México’s Poc is an enigma. She somehow got Guns N Roses’ Ron “Bumblefoot” Thal to produce and play on her 2012 debut album Rise Above, which Leonard Pierce described as “pure ’80s peroxide metal,” in the Current. The 23-year-old is an average singer but a relentless performer and self-promoter who co-writes and surrounds herself with badass musicians. She spends her time mostly in Mexico City, New York, Austin and San Antonio, and is currently working on her second album, which reportedly follows the same musical path of the first one although there will be no peroxide in sight: she completely changed her look and now sports her natural reddish hair. She’ll perform with Mac Pérez and Jimmy de Norris on guitar, Austin Valentine on bass and Lorenz Pérez on drums. With Celeste’al Descent and Jessikill of the Dead. $5, 9pm Saturday, Papa Woody’s, 8902 S Presa, (210) 534-6000, papawoodysroadhouse.com.
7. ‘Silver Alchemy’
With a few exceptions, this year’s Fotoseptiembre favored tradition over trickery, providing a refreshing palate cleanser in a Photoshop-riddled playing field. While digital SLRs and smart phones have made decent photographs cheaper and easier to execute, film cameras, dark rooms and light-sensitive papers are championed by purists for a variety of reasons one might parallel with the rise of the slow food movement. In keeping with this sensibility, the festival’s final offering showcases a group (Sharon R. Crutchfield, Carra Garza, Polly Harrison, Tracy Lynch and Charlotte Randolph) unified by a love of black-and-white photography. Referencing the classic silver/gelatin process introduced in 1871, “Silver Alchemy” showcases “hand-made photographs” created by process-oriented artists in a shared darkroom. Free, 5:30-8:30pm Saturday, Bihl Haus Arts, 2803 Fredericksburg (inside the gates of Primrose at Monticello Park Senior Apartments), (210) 383-9723, bihlhausarts.org.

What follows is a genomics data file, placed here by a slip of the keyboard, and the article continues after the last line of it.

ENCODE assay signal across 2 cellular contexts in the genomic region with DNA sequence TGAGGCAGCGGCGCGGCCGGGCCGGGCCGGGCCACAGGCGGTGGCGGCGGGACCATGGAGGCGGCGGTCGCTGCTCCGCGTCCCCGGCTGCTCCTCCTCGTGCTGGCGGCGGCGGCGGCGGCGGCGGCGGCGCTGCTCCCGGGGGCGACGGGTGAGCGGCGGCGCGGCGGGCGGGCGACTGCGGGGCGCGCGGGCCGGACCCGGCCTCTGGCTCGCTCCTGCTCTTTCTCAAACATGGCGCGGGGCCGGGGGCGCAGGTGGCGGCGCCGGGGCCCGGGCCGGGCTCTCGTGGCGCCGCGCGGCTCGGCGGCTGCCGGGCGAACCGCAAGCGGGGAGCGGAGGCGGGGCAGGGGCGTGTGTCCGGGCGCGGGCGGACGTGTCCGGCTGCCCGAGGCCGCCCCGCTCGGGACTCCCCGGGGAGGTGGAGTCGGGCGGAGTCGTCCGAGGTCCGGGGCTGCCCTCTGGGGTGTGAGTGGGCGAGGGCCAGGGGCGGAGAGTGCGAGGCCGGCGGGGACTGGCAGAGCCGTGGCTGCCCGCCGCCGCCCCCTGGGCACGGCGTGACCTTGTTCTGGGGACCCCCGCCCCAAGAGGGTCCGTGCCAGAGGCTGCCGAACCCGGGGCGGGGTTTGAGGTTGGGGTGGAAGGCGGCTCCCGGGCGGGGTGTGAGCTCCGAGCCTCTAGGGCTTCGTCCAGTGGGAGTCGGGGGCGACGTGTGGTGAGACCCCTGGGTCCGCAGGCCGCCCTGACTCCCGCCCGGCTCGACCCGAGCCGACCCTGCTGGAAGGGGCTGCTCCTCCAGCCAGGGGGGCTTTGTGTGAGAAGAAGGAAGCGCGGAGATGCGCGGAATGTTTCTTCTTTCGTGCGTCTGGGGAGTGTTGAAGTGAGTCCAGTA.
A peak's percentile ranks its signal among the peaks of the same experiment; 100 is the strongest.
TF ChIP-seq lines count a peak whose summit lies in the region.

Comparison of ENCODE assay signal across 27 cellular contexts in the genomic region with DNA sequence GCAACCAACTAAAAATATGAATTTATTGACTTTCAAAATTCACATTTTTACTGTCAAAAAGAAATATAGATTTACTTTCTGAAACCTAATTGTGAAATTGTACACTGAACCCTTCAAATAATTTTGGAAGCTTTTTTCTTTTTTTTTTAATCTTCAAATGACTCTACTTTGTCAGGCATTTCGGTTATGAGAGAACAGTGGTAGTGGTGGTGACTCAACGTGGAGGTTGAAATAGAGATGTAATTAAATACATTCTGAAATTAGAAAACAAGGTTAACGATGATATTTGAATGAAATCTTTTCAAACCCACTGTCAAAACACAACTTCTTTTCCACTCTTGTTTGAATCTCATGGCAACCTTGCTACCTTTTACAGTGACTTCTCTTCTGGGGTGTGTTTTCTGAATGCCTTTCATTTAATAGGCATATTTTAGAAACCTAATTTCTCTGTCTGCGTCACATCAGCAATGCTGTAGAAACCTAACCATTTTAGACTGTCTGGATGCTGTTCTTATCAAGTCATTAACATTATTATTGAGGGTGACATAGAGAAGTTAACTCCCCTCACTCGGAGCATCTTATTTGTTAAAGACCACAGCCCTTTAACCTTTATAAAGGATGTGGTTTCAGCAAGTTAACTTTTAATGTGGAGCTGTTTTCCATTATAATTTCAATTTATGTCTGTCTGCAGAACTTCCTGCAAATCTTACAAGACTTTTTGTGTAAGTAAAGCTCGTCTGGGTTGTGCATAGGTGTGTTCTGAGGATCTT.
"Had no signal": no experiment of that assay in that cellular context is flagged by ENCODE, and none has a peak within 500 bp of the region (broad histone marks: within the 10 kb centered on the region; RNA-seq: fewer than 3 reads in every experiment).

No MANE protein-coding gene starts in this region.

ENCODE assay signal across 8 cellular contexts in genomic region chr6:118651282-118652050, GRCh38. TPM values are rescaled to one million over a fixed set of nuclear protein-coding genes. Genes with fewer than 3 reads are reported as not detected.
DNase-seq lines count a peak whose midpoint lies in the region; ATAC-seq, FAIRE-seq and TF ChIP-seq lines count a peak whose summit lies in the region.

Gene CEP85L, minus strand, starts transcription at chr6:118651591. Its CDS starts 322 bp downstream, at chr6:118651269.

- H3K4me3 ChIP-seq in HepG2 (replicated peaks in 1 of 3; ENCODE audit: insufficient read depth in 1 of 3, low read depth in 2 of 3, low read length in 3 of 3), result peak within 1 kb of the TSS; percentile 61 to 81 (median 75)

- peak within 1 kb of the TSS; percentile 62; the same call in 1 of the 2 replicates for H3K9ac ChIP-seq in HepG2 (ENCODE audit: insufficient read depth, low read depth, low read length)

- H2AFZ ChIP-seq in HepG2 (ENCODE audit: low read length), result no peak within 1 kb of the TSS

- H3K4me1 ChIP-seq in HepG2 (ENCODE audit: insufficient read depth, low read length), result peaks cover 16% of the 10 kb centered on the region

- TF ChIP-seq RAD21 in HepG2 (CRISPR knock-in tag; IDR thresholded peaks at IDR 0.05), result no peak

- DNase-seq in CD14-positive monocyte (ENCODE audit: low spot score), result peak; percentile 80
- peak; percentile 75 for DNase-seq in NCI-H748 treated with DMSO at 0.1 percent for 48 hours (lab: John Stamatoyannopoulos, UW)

Bogotá, Colombia’s influential Ciclovía (“bike path” in Spanish) program has turned busy streets into recreational areas every Sunday since 1976. Expanding in the ’80s and ’90s and inspiring similar events around the world, the weekly event now unites an estimated 2 million on multiple car-free loops spanning more than 70 miles. Launched in 2010, San Antonio’s own Síclovía (organized by the YMCA with H-E-B and the City of San Antonio as key sponsors) is still in its formative years but already a big hit. Kicking off with a 5K fun run (registration required), the health and wellness initiative closes off Broadway between Mulberry and Alamo Plaza for five hours of safe cycling, walking, jogging, skating and more. Along the route, look for fitness demos, pet stations, youth activities and healthy snacks at designated Reclovías. Free, 10am-3pm Sunday, Broadway between Mulberry and Alamo Plaza, siclovia.org.
9. You Me at Six